Given some vectors, how many dimensions do you need to add (to their span) before you can find some mutually orthogonal vectors that project down to the original ones?

Or, more formally...

Suppose $v_1,v_2,\ldots,v_k \in \mathbb C^m$. Take $n \ge m$ as small as possible such that if we consider $\mathbb C^m$ as a subspace of $\mathbb C^n$ in the natural way, then there is a projection $\pi$ of $\mathbb C^n$ onto $\mathbb C^m$ such that for some mutually orthogonal vectors $\hat v_1,\hat v_2,\ldots,\hat v_k \in \mathbb C^n$, $\pi(\hat v_i) = v_i$ for each $i$.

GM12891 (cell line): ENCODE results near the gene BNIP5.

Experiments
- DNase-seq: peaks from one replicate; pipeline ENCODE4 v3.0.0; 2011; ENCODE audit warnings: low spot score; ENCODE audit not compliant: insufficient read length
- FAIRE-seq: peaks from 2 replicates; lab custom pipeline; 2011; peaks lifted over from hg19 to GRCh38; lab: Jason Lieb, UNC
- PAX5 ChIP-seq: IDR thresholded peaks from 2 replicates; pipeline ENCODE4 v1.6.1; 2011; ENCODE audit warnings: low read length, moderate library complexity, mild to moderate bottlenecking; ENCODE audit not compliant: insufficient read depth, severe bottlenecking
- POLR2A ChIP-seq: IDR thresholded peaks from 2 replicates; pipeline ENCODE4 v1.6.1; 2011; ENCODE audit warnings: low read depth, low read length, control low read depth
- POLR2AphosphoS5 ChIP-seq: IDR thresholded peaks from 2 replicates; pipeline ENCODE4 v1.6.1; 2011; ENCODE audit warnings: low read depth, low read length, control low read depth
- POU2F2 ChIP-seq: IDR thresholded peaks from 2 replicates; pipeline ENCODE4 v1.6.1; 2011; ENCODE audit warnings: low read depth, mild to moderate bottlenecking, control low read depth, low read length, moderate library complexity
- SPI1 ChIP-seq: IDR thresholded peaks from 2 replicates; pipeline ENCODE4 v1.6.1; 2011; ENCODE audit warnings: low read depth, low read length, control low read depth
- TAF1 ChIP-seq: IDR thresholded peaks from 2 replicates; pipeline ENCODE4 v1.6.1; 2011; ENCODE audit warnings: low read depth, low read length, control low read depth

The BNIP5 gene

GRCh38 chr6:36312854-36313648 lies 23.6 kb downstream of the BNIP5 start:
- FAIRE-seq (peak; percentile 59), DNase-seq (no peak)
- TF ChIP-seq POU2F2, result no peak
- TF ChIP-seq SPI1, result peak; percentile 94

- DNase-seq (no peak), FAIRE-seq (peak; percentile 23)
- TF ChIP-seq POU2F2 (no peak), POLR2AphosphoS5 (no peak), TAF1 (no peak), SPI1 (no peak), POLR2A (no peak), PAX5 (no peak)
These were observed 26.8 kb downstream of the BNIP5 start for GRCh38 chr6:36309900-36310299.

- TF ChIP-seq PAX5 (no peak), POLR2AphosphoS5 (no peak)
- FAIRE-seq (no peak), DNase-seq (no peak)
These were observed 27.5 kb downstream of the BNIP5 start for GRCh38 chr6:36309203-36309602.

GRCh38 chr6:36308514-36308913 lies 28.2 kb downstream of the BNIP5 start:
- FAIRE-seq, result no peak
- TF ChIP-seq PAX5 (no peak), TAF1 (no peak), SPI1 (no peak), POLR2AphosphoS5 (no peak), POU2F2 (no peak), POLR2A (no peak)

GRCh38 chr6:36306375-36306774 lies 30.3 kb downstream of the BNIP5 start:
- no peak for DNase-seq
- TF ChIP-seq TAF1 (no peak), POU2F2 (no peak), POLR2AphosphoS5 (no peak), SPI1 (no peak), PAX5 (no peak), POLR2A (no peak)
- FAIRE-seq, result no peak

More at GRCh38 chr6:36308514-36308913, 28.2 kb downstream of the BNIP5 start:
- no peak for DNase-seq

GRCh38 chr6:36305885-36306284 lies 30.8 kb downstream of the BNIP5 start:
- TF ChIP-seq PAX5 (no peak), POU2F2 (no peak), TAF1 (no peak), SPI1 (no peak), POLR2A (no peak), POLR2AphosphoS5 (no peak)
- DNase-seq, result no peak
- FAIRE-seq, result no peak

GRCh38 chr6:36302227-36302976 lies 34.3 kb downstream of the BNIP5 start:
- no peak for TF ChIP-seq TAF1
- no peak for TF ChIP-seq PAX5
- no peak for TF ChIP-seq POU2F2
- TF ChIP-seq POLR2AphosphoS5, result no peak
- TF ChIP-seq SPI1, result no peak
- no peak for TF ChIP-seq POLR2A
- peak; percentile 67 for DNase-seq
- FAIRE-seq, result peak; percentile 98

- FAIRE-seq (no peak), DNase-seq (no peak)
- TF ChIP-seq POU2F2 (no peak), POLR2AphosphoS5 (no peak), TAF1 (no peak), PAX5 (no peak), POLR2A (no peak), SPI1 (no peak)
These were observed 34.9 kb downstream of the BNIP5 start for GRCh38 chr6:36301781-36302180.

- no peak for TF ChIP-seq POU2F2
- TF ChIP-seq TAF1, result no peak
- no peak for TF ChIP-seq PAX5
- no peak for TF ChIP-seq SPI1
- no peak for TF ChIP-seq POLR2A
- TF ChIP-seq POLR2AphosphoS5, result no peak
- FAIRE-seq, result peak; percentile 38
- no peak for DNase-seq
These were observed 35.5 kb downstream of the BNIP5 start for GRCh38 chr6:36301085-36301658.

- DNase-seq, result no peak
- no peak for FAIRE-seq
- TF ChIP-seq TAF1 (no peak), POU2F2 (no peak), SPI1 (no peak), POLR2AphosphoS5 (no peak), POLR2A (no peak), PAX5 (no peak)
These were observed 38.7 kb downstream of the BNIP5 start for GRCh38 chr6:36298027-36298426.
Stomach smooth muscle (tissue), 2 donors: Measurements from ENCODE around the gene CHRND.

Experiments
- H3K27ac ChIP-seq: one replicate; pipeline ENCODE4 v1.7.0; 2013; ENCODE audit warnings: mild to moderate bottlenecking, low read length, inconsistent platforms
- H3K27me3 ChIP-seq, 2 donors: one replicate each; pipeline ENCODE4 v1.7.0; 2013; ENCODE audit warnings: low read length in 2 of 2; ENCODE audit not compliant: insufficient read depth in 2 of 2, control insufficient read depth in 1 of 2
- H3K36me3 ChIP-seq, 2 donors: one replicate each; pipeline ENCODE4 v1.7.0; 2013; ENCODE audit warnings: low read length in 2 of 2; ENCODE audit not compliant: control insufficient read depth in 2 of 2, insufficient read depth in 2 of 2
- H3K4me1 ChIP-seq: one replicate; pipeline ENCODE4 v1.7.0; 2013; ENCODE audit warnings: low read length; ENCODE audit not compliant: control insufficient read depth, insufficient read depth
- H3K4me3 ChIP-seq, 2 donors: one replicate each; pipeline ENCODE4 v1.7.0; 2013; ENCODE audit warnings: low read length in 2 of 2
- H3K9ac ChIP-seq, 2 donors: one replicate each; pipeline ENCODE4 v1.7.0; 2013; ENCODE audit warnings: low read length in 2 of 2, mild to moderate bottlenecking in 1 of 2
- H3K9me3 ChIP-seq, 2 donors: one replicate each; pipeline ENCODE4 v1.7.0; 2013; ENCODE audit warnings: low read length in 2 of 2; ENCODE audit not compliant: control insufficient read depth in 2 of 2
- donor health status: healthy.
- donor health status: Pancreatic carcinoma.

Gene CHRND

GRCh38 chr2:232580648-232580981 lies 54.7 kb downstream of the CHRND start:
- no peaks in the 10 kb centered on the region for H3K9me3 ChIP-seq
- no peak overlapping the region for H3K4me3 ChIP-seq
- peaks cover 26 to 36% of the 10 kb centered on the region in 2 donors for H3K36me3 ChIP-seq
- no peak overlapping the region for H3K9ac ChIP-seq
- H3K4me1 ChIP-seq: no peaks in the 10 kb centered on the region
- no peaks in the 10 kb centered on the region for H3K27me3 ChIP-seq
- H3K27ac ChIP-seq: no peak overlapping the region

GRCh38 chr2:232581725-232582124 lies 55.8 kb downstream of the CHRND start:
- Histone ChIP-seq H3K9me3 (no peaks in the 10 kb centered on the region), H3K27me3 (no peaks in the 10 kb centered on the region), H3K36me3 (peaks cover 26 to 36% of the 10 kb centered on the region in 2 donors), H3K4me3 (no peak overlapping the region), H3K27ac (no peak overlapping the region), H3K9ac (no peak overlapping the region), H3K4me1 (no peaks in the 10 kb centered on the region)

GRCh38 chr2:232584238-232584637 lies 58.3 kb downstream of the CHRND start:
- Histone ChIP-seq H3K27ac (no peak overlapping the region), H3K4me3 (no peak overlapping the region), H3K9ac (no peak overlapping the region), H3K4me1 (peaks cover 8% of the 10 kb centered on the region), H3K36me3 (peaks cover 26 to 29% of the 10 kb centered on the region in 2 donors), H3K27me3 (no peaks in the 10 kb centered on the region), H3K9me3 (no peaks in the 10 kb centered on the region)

Intuitively, this $n$ provides a measure of how "far from orthogonal" the original vectors are. My (deliberately open-ended) question is the following. Does anyone recognize this $n$, or does the idea seem familiar to anyone from any other context? I can't identify it with or connect it to anything else I've encountered, but I'm wondering if it might appear in some other guise in linear algebra, or elsewhere.